Does anyone have a tissue?
Joyce notices after dinner that Buffy is completely preoccupied and tries to cheer her up. Buffy frantically suggests a girls’ weekend away until Joyce reminds her that she has to work, and isn’t the dance tomorrow, anyway? She incorrectly assumes Buffy is distraught that no one asked her (or rather, not the right someone) and is feeling like she’s got this mom thing on lock. Since Buffy can’t tell her the truth that she’s actually worried she’s about to die, she lets her mom have this one. Joyce surprises Buffy with a fancy white dress (I am positive there’s some virginal/sacrifical-lamb-to-the-slaughter symbolism happening here that Joss is trying to beat us over the head with) and encourages her to go to the dance alone, like she once did. Buffy turns maudlin again, because her mother had her whole life ahead of her that night. Must be nice.
The day of the dance, Cordelia’s latest flame, Kevin, (knew you were a goner, Mitch!) was supposed to have hauled all the sound equipment over to the Bronze, but he and his friends never showed. Cordelia would normally be furious, but she is shockingly besotted with this one, so she finds it kind of cute. She and Willow (a random pairing, but Cordy asked for her A/V expertise) spot the boys lounging on a couch (in a classroom?) watching cartoons. Cordelia opens the door to go inside and unleash the “power of her icy stare”, but stops as Kevin’s lifeless body tumbles out in front of her. Willow steps into a complete vampire-feeding-frenzy massacre, bodies strewn all over the room.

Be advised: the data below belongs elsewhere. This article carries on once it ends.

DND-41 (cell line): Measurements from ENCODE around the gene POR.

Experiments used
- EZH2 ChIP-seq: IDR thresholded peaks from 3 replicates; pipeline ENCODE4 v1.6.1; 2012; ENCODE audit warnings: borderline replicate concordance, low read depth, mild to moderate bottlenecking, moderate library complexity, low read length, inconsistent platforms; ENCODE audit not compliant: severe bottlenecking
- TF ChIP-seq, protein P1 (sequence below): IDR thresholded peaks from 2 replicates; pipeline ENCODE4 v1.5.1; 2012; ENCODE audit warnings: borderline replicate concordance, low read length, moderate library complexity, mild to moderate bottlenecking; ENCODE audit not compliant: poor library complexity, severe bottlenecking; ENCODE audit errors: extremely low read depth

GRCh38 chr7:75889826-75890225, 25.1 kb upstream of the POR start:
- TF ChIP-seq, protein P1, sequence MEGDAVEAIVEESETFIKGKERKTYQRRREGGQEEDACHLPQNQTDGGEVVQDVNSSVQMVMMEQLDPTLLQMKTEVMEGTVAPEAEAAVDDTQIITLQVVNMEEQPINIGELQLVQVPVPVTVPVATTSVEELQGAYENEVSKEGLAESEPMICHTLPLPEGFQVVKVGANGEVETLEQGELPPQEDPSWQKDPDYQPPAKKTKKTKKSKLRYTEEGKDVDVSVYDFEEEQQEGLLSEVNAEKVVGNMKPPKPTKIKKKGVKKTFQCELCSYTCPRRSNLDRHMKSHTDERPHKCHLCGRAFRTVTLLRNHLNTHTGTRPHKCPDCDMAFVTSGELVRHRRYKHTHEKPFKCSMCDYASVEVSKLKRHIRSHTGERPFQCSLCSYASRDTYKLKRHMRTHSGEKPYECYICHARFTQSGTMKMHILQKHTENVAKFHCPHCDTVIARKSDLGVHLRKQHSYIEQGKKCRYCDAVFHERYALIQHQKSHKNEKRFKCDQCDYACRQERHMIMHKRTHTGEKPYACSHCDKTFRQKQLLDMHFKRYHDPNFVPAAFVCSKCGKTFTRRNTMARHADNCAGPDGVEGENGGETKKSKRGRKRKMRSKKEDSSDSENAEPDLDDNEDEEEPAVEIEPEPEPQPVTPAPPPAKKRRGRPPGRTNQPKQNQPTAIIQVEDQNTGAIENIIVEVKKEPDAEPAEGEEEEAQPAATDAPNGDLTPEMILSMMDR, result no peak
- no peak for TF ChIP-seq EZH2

She is horrified by the juxtaposition of death and Porky Pig.
This bloodbath has shooketh Willow more than anything she’s seen thus far: “I’m not okay. I knew those guys. I go to that room every day. And when I walked in there…it wasn’t our world anymore. They made it theirs. And they had fun. What are we going to do?” She tearfully asks this of Buffy, who came to her house to check on her. And as soon as she does, you can just tell from the look on Buffy’s face that she’s made her decision. What is she going to do? What she has to. She’s going to face the Master, because she is a Slayer, she is a Protector; and only she has the power to stop him, even if it means sacrificing herself in the process. I love this girl.